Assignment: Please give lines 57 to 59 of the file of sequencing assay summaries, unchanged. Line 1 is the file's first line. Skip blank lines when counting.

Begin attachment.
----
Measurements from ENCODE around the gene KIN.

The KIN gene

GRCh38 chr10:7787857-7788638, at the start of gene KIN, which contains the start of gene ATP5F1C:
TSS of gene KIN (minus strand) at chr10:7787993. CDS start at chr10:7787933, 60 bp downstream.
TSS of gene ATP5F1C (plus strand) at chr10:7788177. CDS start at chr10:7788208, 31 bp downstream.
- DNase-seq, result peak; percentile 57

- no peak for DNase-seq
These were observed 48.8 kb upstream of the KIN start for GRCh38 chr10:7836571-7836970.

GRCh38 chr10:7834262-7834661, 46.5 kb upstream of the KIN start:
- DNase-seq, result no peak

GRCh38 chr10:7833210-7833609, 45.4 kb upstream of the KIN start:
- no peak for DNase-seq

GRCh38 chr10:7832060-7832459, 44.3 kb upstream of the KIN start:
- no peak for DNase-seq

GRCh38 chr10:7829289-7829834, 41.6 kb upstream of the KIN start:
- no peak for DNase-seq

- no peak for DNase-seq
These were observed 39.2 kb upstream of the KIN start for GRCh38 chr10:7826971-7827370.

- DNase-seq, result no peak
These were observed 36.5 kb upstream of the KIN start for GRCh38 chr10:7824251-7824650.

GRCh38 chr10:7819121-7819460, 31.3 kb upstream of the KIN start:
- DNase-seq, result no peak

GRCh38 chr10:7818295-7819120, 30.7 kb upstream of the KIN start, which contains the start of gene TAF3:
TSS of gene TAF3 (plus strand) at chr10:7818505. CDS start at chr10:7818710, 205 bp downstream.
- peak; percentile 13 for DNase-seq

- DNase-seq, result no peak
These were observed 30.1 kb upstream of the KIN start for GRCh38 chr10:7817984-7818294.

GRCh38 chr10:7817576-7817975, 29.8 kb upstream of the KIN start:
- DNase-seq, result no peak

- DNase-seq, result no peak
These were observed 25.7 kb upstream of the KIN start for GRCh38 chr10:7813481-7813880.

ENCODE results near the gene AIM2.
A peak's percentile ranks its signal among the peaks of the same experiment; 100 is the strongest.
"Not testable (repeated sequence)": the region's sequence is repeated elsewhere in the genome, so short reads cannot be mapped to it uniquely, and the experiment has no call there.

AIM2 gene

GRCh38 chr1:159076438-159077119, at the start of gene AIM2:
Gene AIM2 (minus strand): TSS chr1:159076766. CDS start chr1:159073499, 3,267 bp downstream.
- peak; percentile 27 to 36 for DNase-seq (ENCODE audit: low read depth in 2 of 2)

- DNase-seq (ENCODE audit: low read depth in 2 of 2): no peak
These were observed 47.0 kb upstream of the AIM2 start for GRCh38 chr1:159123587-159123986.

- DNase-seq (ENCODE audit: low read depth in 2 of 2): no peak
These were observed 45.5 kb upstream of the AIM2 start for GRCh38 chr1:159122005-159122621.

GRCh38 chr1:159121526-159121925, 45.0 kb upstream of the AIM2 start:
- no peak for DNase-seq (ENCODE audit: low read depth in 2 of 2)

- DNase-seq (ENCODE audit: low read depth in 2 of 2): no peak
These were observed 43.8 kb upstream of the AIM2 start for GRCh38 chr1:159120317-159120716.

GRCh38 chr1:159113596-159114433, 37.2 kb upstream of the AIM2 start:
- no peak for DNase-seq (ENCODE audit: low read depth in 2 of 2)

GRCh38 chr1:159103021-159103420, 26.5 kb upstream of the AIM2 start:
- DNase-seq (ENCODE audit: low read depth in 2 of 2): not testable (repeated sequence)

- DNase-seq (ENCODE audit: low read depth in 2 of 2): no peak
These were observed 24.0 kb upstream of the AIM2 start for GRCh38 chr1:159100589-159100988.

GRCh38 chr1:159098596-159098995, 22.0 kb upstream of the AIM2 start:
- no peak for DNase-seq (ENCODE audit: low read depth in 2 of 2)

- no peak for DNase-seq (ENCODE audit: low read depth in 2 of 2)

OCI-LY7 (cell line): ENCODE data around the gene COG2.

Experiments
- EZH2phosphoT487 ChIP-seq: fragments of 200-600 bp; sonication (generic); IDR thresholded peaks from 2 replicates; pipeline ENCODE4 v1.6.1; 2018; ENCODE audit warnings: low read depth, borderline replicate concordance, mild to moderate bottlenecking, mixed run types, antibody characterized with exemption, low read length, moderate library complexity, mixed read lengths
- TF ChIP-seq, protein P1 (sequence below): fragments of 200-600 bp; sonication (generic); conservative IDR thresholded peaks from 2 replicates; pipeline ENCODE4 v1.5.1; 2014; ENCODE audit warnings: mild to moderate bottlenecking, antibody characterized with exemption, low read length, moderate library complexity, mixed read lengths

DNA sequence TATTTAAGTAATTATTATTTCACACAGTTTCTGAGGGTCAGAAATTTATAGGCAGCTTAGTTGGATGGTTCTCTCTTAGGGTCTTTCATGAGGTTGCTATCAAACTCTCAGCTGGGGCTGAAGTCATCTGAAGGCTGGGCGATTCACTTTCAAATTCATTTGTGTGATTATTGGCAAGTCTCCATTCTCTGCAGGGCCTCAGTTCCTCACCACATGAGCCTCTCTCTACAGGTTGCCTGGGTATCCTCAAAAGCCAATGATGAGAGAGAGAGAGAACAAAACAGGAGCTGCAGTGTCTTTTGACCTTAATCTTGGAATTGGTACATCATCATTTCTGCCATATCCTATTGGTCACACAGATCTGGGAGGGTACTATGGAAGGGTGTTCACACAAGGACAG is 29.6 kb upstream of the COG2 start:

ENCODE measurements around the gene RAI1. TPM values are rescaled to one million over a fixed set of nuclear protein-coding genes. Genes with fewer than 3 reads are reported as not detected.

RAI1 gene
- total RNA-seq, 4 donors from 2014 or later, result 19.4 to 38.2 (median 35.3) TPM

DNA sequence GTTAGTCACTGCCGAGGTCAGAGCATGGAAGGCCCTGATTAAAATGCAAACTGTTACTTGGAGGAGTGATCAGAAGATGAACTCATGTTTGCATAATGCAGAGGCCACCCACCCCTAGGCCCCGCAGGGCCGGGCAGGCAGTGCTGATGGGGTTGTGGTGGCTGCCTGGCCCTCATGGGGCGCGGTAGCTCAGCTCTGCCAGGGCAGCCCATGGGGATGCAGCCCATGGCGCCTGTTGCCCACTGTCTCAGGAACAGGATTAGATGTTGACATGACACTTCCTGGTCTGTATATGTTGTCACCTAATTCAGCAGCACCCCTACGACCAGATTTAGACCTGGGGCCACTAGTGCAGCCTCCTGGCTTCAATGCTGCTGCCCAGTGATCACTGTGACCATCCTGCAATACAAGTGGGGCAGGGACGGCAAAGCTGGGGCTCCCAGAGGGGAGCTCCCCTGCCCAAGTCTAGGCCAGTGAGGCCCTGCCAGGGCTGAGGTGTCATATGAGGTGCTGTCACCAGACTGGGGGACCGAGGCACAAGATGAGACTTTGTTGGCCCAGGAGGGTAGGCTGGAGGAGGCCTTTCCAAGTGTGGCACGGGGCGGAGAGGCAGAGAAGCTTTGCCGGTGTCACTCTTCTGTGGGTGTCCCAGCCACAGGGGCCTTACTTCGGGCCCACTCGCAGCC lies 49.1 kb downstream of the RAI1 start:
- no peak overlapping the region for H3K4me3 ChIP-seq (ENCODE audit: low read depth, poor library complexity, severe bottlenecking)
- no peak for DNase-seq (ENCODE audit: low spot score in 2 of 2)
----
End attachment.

Experiments
- EZH2phosphoT487 ChIP-seq: fragments of 200-600 bp; sonication (generic); IDR thresholded peaks from 2 replicates; pipeline ENCODE4 v1.6.1; 2018; ENCODE audit warnings: low read depth, borderline replicate concordance, mild to moderate bottlenecking, mixed run types, antibody characterized with exemption, low read length, moderate library complexity, mixed read lengths
- TF ChIP-seq, protein P1 (sequence below): fragments of 200-600 bp; sonication (generic); conservative IDR thresholded peaks from 2 replicates; pipeline ENCODE4 v1.5.1; 2014; ENCODE audit warnings: mild to moderate bottlenecking, antibody characterized with exemption, low read length, moderate library complexity, mixed read lengths